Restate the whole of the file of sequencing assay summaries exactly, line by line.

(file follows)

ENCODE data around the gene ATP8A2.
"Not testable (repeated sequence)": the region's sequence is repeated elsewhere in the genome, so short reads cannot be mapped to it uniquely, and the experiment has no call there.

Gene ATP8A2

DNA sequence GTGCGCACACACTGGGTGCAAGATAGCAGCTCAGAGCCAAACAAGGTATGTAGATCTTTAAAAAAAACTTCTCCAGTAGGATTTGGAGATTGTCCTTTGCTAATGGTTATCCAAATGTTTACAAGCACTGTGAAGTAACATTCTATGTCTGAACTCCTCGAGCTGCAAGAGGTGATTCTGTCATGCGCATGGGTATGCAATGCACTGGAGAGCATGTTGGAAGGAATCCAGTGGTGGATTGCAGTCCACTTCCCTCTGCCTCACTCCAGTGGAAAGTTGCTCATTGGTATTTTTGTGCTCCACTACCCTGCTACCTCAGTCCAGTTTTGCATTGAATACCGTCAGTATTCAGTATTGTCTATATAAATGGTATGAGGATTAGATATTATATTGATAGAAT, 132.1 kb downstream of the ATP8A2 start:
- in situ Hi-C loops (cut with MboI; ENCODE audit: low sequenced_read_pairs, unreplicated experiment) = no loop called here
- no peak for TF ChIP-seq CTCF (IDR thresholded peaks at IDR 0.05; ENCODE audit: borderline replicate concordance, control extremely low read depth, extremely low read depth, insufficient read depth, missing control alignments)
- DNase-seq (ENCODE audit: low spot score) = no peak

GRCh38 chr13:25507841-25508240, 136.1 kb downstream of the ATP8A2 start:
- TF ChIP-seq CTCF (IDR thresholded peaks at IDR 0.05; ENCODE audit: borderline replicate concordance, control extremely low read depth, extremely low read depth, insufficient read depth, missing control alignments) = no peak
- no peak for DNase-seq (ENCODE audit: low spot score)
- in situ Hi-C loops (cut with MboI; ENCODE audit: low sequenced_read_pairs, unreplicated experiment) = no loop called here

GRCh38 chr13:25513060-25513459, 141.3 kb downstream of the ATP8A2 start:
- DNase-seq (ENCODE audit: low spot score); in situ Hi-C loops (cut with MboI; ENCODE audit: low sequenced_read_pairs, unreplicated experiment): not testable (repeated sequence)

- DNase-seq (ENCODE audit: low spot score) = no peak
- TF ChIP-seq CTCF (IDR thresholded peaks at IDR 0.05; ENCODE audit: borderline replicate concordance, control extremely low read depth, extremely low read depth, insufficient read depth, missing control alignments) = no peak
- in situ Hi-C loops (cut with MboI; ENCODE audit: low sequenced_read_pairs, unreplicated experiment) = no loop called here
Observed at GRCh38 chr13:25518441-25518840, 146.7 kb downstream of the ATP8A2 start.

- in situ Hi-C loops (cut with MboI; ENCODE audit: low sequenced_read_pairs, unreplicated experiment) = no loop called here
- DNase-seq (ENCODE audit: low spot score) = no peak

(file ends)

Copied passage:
ENCODE data around the gene ATP8A2.
"Not testable (repeated sequence)": the region's sequence is repeated elsewhere in the genome, so short reads cannot be mapped to it uniquely, and the experiment has no call there.

Gene ATP8A2

DNA sequence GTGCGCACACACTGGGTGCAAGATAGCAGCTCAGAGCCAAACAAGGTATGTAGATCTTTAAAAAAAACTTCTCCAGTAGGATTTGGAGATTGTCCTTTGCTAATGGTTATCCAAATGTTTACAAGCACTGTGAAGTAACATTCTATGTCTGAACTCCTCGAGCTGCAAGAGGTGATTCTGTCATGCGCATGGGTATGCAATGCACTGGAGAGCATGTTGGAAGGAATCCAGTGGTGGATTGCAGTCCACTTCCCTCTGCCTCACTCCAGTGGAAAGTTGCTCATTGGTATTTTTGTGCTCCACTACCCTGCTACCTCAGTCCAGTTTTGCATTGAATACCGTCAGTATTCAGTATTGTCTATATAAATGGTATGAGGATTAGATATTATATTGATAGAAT, 132.1 kb downstream of the ATP8A2 start:
- in situ Hi-C loops (cut with MboI; ENCODE audit: low sequenced_read_pairs, unreplicated experiment) = no loop called here
- no peak for TF ChIP-seq CTCF (IDR thresholded peaks at IDR 0.05; ENCODE audit: borderline replicate concordance, control extremely low read depth, extremely low read depth, insufficient read depth, missing control alignments)
- DNase-seq (ENCODE audit: low spot score) = no peak

GRCh38 chr13:25507841-25508240, 136.1 kb downstream of the ATP8A2 start:
- TF ChIP-seq CTCF (IDR thresholded peaks at IDR 0.05; ENCODE audit: borderline replicate concordance, control extremely low read depth, extremely low read depth, insufficient read depth, missing control alignments) = no peak
- no peak for DNase-seq (ENCODE audit: low spot score)
- in situ Hi-C loops (cut with MboI; ENCODE audit: low sequenced_read_pairs, unreplicated experiment) = no loop called here

GRCh38 chr13:25513060-25513459, 141.3 kb downstream of the ATP8A2 start:
- DNase-seq (ENCODE audit: low spot score); in situ Hi-C loops (cut with MboI; ENCODE audit: low sequenced_read_pairs, unreplicated experiment): not testable (repeated sequence)

- DNase-seq (ENCODE audit: low spot score) = no peak
- TF ChIP-seq CTCF (IDR thresholded peaks at IDR 0.05; ENCODE audit: borderline replicate concordance, control extremely low read depth, extremely low read depth, insufficient read depth, missing control alignments) = no peak
- in situ Hi-C loops (cut with MboI; ENCODE audit: low sequenced_read_pairs, unreplicated experiment) = no loop called here
Observed at GRCh38 chr13:25518441-25518840, 146.7 kb downstream of the ATP8A2 start.

- in situ Hi-C loops (cut with MboI; ENCODE audit: low sequenced_read_pairs, unreplicated experiment) = no loop called here
- DNase-seq (ENCODE audit: low spot score) = no peak